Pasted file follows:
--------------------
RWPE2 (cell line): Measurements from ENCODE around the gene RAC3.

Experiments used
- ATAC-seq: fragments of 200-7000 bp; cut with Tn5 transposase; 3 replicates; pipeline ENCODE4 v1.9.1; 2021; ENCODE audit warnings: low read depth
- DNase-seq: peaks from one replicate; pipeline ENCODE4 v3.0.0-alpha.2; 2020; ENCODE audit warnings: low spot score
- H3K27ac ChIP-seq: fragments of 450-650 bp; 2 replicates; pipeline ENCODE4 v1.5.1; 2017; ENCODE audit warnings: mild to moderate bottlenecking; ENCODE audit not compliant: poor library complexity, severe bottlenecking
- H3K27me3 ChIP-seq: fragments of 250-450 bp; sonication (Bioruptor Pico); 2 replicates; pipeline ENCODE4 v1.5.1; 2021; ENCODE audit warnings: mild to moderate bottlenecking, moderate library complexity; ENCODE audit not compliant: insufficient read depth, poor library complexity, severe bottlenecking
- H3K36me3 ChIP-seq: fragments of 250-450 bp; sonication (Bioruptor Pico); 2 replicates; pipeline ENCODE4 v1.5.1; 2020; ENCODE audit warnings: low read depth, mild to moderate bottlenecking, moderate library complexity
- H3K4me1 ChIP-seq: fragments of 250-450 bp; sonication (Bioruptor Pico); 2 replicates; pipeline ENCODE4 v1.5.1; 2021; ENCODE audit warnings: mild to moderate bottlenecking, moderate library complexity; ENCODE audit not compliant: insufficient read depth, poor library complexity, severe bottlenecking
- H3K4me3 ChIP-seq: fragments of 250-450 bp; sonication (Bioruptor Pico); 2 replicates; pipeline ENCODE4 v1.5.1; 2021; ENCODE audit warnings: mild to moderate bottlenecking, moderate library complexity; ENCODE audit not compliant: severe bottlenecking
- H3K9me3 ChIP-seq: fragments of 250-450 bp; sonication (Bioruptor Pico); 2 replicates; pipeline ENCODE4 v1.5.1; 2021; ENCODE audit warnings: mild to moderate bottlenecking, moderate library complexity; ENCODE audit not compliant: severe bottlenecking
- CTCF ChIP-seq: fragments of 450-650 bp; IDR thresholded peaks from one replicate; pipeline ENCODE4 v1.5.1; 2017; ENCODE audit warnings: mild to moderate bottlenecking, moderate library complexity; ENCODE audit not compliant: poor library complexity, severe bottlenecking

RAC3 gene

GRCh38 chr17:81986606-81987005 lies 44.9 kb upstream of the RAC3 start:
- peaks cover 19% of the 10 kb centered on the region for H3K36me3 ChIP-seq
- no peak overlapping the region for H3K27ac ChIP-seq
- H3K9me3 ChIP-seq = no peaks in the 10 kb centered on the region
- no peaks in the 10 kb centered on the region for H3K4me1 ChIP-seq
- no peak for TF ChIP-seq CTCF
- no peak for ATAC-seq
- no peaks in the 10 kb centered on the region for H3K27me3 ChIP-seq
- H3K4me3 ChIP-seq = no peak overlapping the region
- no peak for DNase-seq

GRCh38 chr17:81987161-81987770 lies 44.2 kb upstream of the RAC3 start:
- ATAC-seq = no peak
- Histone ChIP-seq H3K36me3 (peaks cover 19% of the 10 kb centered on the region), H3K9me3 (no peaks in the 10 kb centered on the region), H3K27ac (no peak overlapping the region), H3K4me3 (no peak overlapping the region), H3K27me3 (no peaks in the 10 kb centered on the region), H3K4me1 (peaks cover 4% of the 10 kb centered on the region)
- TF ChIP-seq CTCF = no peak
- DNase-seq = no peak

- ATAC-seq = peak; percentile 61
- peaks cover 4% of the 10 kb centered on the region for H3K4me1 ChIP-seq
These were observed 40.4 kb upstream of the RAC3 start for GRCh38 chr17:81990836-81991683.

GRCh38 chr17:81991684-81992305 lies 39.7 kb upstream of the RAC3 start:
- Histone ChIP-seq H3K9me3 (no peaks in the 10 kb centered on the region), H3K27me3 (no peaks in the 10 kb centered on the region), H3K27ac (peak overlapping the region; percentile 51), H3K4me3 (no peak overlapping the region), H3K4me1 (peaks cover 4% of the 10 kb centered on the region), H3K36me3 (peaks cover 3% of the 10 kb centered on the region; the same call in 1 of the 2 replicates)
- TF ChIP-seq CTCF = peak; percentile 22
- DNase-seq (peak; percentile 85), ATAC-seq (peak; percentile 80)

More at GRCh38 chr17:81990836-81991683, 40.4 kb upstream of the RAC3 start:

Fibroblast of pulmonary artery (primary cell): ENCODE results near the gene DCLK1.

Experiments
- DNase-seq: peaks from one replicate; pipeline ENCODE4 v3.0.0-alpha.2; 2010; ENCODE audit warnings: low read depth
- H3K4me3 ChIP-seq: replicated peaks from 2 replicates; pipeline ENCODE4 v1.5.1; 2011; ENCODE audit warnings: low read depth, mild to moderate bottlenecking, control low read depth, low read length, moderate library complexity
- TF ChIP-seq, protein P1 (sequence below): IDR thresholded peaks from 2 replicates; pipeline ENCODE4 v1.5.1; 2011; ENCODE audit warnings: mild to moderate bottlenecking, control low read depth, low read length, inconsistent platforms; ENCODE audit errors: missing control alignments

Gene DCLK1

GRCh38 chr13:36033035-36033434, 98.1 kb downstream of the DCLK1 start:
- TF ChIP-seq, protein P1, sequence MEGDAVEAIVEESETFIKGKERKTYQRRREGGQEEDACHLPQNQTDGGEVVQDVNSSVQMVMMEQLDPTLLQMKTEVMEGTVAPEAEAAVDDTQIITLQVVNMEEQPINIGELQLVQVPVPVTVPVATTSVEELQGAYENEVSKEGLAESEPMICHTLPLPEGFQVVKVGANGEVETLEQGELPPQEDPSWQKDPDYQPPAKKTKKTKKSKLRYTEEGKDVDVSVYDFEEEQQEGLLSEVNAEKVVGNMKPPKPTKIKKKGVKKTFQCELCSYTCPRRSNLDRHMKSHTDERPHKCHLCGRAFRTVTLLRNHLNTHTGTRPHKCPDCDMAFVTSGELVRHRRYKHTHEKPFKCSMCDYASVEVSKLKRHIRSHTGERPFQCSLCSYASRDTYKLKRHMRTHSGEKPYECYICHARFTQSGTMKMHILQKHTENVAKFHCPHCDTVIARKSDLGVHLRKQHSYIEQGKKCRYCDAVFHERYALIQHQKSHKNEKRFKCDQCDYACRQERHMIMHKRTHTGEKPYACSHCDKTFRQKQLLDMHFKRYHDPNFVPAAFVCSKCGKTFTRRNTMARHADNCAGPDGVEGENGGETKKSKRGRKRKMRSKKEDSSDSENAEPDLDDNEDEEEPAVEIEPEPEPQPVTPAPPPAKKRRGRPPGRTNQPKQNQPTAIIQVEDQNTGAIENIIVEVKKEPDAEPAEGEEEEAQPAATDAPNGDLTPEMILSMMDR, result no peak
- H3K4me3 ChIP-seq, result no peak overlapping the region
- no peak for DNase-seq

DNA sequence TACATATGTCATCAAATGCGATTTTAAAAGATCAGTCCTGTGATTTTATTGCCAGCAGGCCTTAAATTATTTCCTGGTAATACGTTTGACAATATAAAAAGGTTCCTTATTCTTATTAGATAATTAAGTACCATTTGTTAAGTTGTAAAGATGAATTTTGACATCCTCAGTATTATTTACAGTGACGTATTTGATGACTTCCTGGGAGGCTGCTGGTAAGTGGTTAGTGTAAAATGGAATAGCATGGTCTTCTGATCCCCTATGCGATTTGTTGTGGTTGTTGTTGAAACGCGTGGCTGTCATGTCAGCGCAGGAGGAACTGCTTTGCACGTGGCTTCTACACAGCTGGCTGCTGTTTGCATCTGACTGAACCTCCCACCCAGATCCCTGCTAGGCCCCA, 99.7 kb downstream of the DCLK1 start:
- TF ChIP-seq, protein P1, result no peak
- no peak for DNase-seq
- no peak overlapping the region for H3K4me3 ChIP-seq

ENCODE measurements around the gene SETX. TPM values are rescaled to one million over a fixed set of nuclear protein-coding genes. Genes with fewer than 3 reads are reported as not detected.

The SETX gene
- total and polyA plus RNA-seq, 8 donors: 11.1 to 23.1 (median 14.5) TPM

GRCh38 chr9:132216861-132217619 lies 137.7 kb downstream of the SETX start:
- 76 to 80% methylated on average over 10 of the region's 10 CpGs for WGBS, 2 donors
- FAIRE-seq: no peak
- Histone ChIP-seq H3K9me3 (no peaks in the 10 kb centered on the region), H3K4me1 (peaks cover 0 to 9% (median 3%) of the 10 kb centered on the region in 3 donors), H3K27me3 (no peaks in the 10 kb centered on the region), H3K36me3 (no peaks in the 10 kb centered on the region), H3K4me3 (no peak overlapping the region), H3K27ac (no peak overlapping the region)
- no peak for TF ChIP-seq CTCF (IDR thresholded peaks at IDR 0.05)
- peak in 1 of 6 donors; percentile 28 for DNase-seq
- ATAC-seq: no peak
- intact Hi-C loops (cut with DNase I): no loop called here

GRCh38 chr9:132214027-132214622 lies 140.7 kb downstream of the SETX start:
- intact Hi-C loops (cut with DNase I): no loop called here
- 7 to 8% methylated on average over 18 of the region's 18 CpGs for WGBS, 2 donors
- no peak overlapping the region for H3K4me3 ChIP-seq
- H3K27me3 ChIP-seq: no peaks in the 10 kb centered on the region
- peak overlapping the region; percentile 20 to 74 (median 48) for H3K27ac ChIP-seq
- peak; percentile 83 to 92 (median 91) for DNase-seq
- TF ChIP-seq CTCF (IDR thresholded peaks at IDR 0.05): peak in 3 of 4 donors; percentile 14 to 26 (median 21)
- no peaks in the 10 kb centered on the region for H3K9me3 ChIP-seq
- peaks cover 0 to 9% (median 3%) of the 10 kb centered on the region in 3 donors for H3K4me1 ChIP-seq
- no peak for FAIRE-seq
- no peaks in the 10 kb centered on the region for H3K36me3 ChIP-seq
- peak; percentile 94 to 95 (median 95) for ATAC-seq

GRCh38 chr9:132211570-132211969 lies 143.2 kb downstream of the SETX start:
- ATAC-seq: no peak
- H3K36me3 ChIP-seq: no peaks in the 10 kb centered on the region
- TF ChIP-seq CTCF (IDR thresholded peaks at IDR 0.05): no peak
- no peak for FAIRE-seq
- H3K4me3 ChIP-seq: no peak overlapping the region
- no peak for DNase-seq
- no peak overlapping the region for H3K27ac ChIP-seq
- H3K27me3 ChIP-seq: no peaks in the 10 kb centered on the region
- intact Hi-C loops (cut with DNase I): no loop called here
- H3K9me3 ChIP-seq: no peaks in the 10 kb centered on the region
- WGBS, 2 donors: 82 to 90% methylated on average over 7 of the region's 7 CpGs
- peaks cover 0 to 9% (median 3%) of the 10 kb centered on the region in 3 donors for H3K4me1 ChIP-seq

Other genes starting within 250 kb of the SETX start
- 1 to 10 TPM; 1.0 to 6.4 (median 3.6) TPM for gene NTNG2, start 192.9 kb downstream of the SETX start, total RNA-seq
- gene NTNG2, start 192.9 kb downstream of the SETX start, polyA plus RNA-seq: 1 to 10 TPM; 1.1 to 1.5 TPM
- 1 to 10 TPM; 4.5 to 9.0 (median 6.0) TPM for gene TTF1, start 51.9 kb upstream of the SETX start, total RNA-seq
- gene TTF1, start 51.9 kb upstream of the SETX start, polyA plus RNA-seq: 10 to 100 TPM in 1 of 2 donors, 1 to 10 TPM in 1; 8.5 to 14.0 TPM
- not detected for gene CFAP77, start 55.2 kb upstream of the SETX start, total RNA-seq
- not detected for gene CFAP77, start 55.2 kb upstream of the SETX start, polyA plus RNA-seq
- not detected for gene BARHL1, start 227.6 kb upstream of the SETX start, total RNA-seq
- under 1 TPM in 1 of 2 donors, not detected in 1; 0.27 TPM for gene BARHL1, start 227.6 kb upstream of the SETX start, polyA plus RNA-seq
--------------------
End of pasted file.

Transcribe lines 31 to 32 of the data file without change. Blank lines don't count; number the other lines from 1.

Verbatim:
GRCh38 chr17:81991684-81992305 lies 39.7 kb upstream of the RAC3 start:
- Histone ChIP-seq H3K9me3 (no peaks in the 10 kb centered on the region), H3K27me3 (no peaks in the 10 kb centered on the region), H3K27ac (peak overlapping the region; percentile 51), H3K4me3 (no peak overlapping the region), H3K4me1 (peaks cover 4% of the 10 kb centered on the region), H3K36me3 (peaks cover 3% of the 10 kb centered on the region; the same call in 1 of the 2 replicates)